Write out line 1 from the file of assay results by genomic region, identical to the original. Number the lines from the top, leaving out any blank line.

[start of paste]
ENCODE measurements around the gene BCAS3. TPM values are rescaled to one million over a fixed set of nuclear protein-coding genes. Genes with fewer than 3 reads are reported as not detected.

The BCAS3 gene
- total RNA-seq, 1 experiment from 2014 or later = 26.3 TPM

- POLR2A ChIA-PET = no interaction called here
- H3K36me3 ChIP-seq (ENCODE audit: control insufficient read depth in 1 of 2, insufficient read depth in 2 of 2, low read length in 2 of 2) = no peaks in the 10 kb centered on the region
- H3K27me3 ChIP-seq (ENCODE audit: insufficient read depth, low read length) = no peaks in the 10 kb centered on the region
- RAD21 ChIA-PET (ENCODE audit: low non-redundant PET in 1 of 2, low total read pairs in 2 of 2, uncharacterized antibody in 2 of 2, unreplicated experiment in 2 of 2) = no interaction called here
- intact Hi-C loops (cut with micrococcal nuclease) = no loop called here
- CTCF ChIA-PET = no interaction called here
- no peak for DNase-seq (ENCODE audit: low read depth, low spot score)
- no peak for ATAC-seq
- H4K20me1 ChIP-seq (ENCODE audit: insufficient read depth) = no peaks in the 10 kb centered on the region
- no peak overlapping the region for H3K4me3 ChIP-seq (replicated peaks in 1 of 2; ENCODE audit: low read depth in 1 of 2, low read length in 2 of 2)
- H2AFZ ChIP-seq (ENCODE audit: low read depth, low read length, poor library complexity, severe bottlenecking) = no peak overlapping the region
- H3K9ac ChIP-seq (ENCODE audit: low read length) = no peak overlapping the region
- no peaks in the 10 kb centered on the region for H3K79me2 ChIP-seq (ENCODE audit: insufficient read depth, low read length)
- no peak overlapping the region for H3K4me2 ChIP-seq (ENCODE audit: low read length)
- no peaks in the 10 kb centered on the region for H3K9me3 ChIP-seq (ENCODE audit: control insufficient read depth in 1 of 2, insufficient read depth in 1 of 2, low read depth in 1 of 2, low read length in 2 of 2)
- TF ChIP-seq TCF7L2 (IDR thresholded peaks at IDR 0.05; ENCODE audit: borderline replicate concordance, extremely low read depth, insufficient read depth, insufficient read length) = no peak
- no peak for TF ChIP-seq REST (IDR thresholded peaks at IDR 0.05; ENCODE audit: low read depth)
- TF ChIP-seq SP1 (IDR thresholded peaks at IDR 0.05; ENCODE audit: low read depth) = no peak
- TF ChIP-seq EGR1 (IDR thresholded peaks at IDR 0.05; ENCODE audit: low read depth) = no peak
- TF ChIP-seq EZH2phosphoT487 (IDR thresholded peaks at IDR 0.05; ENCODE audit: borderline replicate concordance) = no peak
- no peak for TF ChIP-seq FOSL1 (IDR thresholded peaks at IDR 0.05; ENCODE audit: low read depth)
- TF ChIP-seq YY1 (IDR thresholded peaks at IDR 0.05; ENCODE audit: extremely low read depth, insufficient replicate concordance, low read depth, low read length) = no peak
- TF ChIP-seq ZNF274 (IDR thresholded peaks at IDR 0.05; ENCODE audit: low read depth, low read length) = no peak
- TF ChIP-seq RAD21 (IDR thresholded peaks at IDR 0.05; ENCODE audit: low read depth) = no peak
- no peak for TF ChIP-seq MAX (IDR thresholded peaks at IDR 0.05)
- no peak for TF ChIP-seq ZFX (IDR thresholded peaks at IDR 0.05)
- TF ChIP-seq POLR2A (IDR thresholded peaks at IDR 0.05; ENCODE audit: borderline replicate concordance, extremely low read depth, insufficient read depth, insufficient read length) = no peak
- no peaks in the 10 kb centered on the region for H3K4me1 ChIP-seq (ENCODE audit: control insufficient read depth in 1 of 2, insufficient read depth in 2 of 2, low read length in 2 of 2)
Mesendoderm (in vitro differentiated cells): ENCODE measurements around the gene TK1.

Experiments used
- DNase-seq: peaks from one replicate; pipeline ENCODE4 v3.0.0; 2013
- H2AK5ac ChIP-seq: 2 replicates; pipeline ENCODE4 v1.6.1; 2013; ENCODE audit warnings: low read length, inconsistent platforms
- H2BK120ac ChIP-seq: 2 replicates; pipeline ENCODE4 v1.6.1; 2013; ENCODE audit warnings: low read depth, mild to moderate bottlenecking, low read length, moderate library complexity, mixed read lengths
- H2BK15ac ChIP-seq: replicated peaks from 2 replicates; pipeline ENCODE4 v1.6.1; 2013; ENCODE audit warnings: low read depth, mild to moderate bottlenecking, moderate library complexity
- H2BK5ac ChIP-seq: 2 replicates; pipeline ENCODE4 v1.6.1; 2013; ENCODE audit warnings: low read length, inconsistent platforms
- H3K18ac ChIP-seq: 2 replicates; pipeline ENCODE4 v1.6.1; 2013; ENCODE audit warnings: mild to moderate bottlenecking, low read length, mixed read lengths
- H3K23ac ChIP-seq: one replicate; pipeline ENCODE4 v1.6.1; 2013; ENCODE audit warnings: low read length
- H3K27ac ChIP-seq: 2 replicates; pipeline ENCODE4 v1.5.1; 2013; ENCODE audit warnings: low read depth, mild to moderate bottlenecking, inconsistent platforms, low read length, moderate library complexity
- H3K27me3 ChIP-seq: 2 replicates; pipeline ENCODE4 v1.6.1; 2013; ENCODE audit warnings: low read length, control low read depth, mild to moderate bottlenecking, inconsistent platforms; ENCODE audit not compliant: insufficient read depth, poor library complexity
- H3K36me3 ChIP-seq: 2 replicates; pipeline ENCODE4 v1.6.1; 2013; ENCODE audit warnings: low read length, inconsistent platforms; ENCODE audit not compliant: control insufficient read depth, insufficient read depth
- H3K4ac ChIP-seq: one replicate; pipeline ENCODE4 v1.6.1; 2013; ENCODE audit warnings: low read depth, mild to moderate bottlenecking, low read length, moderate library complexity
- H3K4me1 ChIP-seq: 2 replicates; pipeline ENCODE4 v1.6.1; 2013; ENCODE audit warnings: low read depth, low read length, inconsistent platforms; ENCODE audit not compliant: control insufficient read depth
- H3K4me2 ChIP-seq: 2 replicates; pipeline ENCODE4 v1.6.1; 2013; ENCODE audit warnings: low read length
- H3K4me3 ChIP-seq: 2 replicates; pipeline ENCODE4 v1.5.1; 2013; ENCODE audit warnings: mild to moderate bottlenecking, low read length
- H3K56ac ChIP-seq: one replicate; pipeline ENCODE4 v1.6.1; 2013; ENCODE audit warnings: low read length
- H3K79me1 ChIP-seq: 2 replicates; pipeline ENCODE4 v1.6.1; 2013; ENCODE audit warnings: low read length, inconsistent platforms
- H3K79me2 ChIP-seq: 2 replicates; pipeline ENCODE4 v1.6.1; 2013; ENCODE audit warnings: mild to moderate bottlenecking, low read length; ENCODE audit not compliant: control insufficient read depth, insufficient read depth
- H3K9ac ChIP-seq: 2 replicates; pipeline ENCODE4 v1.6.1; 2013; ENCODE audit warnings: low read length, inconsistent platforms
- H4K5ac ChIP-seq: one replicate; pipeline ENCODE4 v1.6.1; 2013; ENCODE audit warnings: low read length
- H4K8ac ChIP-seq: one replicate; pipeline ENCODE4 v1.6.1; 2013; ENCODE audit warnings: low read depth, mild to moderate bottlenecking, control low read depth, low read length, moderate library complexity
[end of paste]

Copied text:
ENCODE measurements around the gene BCAS3. TPM values are rescaled to one million over a fixed set of nuclear protein-coding genes. Genes with fewer than 3 reads are reported as not detected.